Two days of thunderstorms. And the rain, the rain! The streets become rivers, the air so drenched it is hard to breathe. Nothing feels dry, indoors or out. Dreadful road accidents leave a trail of casualties – four British tourists drowned in Archangelos. Concerned colleagues make sure I have lifts to and from work, and students keep advising me to be careful (especially after the tourist accident – the British obviously can’t handle rainy weather). On a dash into town I manage to reach the bank and withdraw my rent money for the Cretan florist. By chance, I bump into a couple I know who are leaving Greece to go and live in Sweden. We make time for coffee in a café full of the sound of dripping. I wish them well, they are good people. By the time I hand the rent over, the brown paper envelope containing my hard-earned drachmas is, just like everything else, completely sodden. The landlord nods, smiles and spreads the notes out on the shop counter to dry. I leave. My Level 1 class is calling (not very loudly, mind you). My beginning students learn many weather-words as we watch the drama of the storm unfold outside, safe in our (almost-dry) room. There are unlimited ways to describe rain. I’d not realized this before. 50 minutes with Level 1 in a downpour will teach you this. In the break, splash across the road to the main building to receive phone calls, trying not to be jealous of those who have landlines at home. By the way, I fail miserably at the not-being-jealous thing. Once in the main building, I have to queue for the bathroom. After five minutes, I’m in and I try to dry off. Don’t know why, but I do try. Then, I hang around, feigning casual disinterest, in the office. I circle the phones, to no avail. One of the secretaries has a worried mother in Athens who needs to know her middle-aged daughter hasn’t drowned/ been swept out to sea/had lots of other bad stuff happen because of rain that only distant mothers can imagine. That’s that, then. Break over, I swim back to spend two fun hours teaching one-to-one (there are few times I am able to use that phrase; those words, in that order) with the student known to other staff only as ‘Jane’s Albanian’. My callers get through while I’m in class. The not-drowned secretary leaves me notes, all of which say the person will phone back. If they can, of course. My lift home from work on Friday night, sparing me from the rain, is on a scooter – seriously. Wetter than walking – how is that possible? Forget the wet for a while at a birthday party. One of my colleagues is celebrating her 22nd, and a large group of us squelch noisily into a nearby pizzeria where a good time and many beers are had by all. Diving back into the rain on the Vespa gone midnight, I reflect that tomorrow I will have a sore head and wonder if I will ever feel dry again.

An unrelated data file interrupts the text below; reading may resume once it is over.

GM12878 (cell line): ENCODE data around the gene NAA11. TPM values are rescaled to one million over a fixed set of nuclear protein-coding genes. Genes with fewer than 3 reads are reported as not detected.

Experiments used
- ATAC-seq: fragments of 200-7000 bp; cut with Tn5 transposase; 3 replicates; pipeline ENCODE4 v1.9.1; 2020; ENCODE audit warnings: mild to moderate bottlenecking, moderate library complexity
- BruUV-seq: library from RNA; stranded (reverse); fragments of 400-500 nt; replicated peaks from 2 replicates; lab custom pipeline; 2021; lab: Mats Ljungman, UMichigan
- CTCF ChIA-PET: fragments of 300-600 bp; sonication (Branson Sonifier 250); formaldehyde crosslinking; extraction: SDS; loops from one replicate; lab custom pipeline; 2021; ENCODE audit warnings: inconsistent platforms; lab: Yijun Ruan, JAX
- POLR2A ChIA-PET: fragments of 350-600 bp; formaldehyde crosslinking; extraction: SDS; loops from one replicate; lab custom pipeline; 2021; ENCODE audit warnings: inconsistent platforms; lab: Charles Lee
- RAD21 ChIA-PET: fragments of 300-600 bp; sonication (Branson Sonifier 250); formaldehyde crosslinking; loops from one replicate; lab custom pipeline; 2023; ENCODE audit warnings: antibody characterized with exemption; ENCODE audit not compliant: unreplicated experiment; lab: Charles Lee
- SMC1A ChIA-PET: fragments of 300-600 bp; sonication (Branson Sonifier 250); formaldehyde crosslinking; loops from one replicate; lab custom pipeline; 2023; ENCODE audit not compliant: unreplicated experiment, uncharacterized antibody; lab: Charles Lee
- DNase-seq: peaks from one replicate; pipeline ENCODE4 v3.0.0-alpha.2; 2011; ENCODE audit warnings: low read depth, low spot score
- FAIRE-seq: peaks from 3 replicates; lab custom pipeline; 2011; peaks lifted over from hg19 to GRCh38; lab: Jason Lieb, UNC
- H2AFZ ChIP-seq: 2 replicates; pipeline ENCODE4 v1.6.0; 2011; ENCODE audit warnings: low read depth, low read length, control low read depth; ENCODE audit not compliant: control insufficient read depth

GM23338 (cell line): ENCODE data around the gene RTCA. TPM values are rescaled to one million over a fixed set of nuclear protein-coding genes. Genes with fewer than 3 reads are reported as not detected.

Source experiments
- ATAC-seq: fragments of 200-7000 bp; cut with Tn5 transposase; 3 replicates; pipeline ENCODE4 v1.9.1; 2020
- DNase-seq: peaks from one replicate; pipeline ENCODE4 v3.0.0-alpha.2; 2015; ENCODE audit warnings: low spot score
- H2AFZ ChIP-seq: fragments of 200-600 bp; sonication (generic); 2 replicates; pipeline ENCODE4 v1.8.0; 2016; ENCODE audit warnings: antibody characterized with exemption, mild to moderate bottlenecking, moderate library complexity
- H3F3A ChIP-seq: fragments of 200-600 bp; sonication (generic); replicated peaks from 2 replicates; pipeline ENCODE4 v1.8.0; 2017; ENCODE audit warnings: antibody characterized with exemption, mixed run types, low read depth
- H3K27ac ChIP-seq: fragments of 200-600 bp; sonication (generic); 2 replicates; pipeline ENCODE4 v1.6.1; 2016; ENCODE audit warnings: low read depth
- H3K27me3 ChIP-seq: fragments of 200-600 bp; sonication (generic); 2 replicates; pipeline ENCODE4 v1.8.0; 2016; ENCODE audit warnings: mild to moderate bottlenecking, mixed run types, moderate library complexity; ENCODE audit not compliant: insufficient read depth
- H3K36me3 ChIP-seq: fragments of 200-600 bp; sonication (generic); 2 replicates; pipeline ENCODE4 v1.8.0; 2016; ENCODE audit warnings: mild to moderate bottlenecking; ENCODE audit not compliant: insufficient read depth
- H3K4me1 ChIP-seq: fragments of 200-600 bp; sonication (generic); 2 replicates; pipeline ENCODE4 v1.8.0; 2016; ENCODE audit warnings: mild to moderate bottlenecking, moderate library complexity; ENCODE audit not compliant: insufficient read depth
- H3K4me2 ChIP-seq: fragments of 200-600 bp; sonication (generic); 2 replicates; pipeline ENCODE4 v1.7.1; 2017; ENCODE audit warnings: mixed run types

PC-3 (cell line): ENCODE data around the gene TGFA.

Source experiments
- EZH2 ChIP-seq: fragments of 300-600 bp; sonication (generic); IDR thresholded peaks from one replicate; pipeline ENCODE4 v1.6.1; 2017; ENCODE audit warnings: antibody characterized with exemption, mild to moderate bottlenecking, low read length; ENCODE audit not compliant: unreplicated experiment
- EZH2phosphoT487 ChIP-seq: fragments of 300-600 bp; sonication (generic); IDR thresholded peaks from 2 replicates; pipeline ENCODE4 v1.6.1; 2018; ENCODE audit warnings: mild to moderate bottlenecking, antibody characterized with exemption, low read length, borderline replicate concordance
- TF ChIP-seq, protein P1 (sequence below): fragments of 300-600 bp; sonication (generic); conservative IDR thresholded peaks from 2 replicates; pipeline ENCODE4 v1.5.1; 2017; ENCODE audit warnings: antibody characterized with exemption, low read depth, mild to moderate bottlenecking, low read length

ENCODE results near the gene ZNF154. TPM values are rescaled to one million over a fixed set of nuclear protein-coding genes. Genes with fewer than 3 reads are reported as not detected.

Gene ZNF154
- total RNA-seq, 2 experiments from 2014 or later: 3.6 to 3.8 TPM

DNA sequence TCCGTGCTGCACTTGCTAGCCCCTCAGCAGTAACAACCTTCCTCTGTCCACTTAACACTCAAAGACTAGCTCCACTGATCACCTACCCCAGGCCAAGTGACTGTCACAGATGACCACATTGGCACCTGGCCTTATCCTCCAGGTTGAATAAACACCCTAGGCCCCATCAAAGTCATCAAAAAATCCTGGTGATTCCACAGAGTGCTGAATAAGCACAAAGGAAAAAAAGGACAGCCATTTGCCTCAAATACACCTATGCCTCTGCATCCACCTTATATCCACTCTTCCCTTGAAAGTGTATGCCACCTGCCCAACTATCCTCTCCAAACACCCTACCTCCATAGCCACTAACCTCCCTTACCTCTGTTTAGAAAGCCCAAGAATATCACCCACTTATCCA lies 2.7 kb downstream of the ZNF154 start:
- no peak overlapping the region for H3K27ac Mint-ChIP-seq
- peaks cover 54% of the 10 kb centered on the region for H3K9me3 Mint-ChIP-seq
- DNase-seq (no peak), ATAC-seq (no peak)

(Taken from the diary I kept at the time)